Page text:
What to Eat with Wine in South Tyrol


Typical food in South Tyrol is unlike anything you’ll eat in the rest of Italy. Motoring up the autostrada towards Bolzano, the route speeds along the floor of a steep glacial valley, planted with thousands of fruit trees, while both sides are covered by a geometric maze of crisscrossing vineyards. As you head up the slopes you start to spot cute alpine cows grazing on vibrant green grass. This unique, German-and-Italian speaking part of Trentino-Alto Adige, located at the northern border of Italy, right next to Austria, unsurprisingly combines Austrian, Italian, and even Swiss influences to create a rustic nourishing cuisine suited for the colder weather that combines  seasonal vegetation including pine flower and  brand nettle and dairy from the local alpine cows that produce pure, slight sweet and creamy milks that create fantastic mountain cheese and flavoursome butter. Speck is staple of the pantry here and finds its way into most dishes.  

So what to eat with wine, once you have earned it after a long day trekking the mountains walkways and yodel or two. 


Knoddel - Dumplings, a typical poor food which exists throughout northern Europe, vary slightly in their recipes but usually consist of potatoes, bread or suet, combined with eggs or milk and sometimes ground meat or cheese, to give flavour to the dumpling and add to its energy-giving properties. One of the most typical foods in South Tyrol, dumplings made from stale bread, combined with eggs and milk, and often mixed with cheese or cubes of speck in a classic case of waste-not want-not. Milk-softened bread, sometimes with a cube of cheese at its heart, is formed into balls and boiled in salted water. They go perfect with regs or when cooked in a light stock just add plenty of the aged South tyrol mountain cheese which  similar to parmesan.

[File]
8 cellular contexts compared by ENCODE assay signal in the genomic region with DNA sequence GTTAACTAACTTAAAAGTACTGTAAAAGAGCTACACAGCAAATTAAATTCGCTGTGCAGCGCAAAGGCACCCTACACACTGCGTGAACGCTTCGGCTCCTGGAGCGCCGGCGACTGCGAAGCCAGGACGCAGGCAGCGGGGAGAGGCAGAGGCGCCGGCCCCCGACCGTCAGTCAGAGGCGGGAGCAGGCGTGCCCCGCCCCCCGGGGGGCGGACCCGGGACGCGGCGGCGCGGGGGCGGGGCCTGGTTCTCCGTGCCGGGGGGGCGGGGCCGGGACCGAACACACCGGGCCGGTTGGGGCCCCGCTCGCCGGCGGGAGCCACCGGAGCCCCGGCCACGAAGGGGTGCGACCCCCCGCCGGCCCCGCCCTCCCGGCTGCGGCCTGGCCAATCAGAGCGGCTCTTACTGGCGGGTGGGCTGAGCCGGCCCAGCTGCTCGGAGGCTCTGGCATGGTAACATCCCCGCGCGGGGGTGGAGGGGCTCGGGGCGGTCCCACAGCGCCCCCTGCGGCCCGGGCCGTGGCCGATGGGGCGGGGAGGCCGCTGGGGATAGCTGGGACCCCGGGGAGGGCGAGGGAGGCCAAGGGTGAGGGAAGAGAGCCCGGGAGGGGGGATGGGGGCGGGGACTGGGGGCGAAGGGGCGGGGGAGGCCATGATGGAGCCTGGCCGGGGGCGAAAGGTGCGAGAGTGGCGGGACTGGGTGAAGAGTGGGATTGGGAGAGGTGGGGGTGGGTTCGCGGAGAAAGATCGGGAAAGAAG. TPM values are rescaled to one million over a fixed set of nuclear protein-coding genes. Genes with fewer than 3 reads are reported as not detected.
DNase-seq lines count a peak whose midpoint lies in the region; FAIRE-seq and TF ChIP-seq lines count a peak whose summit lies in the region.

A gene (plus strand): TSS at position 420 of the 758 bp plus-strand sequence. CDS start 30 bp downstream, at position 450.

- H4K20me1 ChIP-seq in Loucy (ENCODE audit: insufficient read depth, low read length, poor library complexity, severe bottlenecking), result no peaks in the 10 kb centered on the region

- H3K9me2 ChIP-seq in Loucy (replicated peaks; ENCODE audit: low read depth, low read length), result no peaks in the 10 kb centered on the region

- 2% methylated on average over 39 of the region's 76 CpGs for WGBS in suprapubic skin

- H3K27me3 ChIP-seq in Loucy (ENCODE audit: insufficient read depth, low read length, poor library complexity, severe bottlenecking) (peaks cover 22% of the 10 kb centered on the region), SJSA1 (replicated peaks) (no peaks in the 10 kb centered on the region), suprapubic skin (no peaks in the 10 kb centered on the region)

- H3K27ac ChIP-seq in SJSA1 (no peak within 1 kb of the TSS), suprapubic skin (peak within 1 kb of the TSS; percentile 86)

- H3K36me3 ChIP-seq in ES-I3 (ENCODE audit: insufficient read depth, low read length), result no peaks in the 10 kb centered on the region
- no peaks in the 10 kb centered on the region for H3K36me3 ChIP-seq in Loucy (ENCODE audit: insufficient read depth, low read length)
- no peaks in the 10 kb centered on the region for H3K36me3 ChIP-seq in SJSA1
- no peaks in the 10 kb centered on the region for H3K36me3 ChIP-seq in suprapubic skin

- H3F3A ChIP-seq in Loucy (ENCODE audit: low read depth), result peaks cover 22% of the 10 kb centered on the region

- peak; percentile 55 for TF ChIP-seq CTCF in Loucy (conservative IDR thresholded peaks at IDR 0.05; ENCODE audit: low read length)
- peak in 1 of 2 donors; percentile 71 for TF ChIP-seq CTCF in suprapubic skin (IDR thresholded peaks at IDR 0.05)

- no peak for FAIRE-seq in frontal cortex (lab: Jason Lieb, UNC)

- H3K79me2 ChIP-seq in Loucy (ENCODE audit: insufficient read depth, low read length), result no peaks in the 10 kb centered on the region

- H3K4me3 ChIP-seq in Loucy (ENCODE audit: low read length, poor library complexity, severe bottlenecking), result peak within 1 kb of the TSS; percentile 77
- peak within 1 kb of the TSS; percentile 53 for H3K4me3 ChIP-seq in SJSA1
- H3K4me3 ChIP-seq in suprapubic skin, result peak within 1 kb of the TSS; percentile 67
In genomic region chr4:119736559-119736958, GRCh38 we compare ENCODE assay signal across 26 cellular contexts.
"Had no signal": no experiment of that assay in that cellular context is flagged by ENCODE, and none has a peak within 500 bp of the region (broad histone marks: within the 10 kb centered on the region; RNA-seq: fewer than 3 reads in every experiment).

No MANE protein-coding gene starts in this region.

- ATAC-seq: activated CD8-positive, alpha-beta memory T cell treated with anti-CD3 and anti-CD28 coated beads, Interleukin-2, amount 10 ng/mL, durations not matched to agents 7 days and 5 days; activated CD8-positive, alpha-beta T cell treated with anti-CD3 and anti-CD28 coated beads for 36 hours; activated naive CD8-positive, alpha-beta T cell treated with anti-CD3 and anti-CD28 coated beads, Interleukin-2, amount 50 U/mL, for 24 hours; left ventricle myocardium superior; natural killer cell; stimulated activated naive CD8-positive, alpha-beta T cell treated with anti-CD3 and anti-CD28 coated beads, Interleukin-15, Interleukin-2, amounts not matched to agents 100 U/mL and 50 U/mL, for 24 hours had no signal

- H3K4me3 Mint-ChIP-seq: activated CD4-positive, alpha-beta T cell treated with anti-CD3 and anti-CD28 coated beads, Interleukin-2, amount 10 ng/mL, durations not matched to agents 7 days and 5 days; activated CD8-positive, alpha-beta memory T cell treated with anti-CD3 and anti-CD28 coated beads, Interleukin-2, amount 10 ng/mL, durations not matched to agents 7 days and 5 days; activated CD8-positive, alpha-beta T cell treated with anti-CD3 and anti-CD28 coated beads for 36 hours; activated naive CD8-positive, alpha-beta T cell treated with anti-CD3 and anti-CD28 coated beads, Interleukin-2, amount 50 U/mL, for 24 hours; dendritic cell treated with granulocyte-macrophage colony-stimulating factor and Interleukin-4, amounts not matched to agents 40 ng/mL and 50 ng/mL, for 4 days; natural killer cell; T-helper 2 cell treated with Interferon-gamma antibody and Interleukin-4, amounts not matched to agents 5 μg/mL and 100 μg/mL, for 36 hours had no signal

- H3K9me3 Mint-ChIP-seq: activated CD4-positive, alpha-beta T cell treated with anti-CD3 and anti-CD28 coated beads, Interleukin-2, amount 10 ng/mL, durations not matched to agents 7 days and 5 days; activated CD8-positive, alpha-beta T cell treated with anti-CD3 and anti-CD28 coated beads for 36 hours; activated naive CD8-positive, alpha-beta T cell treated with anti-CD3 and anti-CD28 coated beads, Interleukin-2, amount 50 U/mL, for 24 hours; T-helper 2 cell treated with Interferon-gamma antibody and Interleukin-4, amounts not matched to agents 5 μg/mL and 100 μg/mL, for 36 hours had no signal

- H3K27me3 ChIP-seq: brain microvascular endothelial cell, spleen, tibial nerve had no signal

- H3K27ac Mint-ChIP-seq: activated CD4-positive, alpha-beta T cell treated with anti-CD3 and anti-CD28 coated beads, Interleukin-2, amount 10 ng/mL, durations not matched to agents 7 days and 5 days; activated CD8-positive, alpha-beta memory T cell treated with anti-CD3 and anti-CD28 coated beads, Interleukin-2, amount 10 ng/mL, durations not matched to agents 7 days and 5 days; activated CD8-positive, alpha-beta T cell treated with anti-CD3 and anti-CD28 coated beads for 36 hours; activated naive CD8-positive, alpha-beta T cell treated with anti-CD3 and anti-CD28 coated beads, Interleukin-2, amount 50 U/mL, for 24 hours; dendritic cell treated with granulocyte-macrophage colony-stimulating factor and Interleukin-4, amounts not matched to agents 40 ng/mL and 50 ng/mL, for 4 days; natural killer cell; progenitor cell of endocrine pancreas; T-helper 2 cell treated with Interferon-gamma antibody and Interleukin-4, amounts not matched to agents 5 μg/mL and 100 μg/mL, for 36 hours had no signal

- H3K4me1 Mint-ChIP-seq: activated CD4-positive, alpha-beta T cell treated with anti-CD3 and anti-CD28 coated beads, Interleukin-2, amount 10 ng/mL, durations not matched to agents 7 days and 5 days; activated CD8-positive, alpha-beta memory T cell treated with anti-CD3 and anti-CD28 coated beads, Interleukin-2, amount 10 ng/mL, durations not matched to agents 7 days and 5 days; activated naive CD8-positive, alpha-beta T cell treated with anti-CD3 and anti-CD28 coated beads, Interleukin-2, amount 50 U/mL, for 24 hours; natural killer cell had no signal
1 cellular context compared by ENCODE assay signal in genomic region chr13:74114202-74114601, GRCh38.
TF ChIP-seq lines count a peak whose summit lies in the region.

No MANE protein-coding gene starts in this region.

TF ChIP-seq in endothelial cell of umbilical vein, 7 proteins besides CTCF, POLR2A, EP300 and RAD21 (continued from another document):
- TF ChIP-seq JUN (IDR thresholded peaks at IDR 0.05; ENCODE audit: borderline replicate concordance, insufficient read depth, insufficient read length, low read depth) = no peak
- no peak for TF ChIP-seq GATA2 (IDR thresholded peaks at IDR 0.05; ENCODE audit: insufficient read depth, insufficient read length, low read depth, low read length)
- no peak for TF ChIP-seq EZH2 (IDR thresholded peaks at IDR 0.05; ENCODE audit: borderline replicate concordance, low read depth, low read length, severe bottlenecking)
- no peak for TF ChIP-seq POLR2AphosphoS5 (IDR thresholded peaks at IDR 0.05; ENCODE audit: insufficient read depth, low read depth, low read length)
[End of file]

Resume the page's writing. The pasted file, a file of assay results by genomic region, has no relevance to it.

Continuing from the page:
Ragu - slow cooked for hours with wild boar or venison. the recipe i tried include fragrant mix of spices and herbs such as juniper berries, cinnamon and cloves and, rosemary and thyme.




‘Schlutzkrapfen’. A South Tirolean slightly larger pasta parcel made form an egg dough shaped as crescents. They are filled with hearty potato combined with ricotta and brand nettle filling. They are then boiled in salt water and served with brown butter and parsley. 

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